ESSEX, Vt. (WCAX) — Like many parts of the country, Vermont is facing a workforce crisis exacerbated by the pandemic. From health professionals to basic commerce, businesses have the help they need to opt out. As part of a new series, we look at some of the in-demand jobs and how employers are changing their hiring strategies. Our Kayla Martin joined HVAC technician Mike Hauptman for a maintenance interview as he prepared a heating system for winter.
Mike Hauptman works for Alliance Mechanical Group, an Essex company that installs and maintains heating, ventilation and air conditioning systems. He is like a multi-tool and can do a lot. “Working on heating, air conditioning, cooling. We’re doing some plumbing, basic electricity,” Hauptman said.
It is a lot of manual work to maintain systems to prevent problems that may arise in the future. In this conversation, that means changing filters. “All those nasty things out there that you want to filter out. But if you let it sit, leave your dirty filters in it, you’re not really doing yourself a favor with it,” Hauptman said.
Hauptman didn’t always expect to be an HVAC service technician. “Well, actually I went to university. Graduated from UVM in 2010 with a degree in food and nutrition sciences,” he said. But by his own admission, he didn’t find many vacancies in that field at the time. “Reconsidered things and went to trade school for a year and just decided this was something true there would be a lot of demand for it, because really, not many people are getting into it.”
Big question right. Jason Lyman, a manager at Alliance, says the majority of the industry’s workforce will retire within a decade. “I think statistics show that the average age of a service technician and a plumber and a sheet metal worker is in their late fifties,” he said.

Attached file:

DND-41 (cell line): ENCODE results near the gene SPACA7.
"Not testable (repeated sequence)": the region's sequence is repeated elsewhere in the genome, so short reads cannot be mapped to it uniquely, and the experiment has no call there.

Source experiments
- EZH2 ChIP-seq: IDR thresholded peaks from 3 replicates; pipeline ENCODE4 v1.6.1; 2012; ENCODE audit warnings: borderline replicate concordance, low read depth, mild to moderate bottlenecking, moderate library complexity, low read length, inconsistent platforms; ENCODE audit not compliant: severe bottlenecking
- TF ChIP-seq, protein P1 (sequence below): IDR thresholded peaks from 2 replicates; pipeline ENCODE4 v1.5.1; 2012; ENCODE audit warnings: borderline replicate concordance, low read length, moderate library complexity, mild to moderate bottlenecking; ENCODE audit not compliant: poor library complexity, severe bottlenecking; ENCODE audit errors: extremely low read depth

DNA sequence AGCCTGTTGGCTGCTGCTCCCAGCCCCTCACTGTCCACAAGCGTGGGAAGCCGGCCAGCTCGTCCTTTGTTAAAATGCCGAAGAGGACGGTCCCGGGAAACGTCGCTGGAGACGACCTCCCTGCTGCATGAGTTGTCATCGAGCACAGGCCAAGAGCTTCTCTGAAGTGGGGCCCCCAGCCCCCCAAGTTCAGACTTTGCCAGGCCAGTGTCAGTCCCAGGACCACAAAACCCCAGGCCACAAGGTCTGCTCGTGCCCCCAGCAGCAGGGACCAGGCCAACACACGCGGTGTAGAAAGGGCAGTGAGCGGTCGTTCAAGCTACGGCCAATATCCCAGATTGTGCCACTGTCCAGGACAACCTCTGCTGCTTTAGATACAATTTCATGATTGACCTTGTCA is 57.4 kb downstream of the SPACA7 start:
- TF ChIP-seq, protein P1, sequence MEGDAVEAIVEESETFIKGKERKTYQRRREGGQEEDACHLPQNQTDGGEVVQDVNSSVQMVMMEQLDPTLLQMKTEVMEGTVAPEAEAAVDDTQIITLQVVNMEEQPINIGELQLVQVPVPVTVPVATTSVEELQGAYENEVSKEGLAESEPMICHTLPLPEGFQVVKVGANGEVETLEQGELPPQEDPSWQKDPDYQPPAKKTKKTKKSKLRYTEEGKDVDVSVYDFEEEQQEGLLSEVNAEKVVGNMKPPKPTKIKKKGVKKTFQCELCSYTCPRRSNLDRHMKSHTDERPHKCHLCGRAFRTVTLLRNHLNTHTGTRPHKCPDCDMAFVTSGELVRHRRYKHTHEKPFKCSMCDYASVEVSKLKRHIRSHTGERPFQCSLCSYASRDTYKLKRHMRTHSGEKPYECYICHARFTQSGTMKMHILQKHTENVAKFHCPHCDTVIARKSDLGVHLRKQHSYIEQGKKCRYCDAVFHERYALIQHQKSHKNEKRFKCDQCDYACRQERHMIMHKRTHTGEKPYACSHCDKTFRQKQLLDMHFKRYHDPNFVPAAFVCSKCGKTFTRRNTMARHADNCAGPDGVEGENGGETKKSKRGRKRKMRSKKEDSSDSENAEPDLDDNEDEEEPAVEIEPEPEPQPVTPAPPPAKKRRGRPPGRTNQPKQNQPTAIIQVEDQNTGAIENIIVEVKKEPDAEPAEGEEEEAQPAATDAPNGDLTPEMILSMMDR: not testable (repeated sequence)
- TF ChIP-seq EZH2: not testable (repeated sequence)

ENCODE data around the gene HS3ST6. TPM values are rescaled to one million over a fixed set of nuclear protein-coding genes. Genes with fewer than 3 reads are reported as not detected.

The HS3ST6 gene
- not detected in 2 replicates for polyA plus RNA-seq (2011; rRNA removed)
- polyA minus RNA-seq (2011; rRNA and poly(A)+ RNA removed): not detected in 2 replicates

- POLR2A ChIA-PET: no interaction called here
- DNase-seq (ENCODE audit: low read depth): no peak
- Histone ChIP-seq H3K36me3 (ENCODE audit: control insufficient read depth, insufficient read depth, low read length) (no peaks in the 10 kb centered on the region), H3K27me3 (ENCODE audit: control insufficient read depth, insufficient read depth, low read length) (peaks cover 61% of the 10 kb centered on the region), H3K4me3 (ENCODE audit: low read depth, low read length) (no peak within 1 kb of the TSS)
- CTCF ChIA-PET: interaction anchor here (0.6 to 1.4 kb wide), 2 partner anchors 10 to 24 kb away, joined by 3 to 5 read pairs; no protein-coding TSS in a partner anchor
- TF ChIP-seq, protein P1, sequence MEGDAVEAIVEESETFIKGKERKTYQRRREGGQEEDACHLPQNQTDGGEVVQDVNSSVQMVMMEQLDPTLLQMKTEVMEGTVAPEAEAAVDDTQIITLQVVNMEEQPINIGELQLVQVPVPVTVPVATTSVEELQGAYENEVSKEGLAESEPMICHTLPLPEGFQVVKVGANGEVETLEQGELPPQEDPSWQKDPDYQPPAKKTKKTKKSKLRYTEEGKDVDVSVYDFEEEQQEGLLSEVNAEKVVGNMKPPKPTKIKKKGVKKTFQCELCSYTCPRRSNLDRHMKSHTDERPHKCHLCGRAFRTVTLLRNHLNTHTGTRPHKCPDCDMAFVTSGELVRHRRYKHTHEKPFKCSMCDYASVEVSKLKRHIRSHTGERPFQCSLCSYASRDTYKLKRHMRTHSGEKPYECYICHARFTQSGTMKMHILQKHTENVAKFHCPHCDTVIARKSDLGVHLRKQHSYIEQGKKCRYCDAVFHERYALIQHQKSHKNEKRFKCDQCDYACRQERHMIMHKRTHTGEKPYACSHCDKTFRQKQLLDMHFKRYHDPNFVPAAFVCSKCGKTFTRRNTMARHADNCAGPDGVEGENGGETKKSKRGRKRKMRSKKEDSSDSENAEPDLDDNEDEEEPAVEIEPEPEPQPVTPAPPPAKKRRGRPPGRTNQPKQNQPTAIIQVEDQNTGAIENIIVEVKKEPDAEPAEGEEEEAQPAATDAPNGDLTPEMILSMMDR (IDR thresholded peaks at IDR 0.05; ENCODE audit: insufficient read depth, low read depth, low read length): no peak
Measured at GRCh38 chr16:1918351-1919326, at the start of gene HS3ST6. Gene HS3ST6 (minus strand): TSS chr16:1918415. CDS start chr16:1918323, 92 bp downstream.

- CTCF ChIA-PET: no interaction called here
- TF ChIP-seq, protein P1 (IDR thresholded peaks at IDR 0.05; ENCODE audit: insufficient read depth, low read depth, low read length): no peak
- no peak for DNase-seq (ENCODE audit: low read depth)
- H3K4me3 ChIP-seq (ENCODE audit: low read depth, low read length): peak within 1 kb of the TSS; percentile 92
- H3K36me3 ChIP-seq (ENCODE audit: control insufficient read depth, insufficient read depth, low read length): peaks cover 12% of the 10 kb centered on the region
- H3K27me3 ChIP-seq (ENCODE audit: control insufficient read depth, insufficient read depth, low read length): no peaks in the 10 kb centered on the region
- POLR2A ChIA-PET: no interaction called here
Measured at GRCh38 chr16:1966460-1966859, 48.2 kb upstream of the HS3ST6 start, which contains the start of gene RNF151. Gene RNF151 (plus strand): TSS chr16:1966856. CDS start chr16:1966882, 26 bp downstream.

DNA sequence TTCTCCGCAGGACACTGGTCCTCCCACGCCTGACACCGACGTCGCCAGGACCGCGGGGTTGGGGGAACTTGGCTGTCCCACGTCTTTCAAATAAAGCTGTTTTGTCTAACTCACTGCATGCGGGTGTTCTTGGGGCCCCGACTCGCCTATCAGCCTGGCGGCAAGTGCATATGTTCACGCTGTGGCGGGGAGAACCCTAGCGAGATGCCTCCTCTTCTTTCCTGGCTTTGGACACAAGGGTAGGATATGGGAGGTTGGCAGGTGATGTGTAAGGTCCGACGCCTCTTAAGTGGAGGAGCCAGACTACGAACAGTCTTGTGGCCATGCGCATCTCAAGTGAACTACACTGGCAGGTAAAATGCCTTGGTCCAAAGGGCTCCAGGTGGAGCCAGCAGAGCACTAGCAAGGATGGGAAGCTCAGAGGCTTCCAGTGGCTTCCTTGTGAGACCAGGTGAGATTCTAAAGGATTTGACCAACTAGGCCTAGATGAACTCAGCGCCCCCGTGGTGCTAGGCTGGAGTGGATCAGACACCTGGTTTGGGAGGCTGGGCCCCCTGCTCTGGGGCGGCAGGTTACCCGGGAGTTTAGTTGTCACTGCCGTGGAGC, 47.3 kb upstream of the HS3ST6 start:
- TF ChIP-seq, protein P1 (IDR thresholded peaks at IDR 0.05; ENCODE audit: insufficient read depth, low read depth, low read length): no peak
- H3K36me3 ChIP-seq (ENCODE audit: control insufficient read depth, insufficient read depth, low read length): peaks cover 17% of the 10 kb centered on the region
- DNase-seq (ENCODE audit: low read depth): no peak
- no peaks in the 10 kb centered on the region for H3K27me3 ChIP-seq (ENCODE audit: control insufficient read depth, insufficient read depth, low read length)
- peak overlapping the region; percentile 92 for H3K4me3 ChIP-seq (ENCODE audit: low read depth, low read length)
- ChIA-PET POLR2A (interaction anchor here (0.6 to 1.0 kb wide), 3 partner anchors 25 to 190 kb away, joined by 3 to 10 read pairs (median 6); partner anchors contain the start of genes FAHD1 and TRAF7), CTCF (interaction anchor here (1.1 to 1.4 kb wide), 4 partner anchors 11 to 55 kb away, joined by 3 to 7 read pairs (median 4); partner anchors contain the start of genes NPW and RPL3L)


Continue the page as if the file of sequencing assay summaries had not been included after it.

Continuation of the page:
Shaun Patnaude, another Alliance executive, says part of the problem stems from choices students are given about what to do after high school. “One of the things I think has always been a struggle for us to get people into commerce is that I think commerce has always had a bad reputation, there’s a stigma,” he said.
To address the labor shortage, Alliance has established an internship program with Essex High School’s Center for Technology program. They train the students at night and can come to work during the day and apply the skills. Alliance needs experienced workers now, but they are investing resources in the next generation to hopefully secure workers for the future.
Those who want to get into the field and have no previous experience can expect to learn how to replace a belt for a heating and cooling system on their first day. First they will inspect the belt for wear. Then start at the corner and work the strap around until it pops off. They will want to do that for the top and bottom straps and then reverse those steps to put the new ones back on.
Hauptman says one perk of work is not sitting behind a desk all day. “It’s fun because it’s hard to get bored if you’re not in the same place every day,” he said. Another advantage is the salary. A freshman can expect to earn between $16 and $20 per hour. A senior techie can earn between $30 and $40 an hour. “There are certainly many opportunities to make good money… I would probably earn considerably less doing what I actually went to school for.
To learn more about starting a new career in a variety of demanding industries, visit the: Labor Resources website of the Labor Department.
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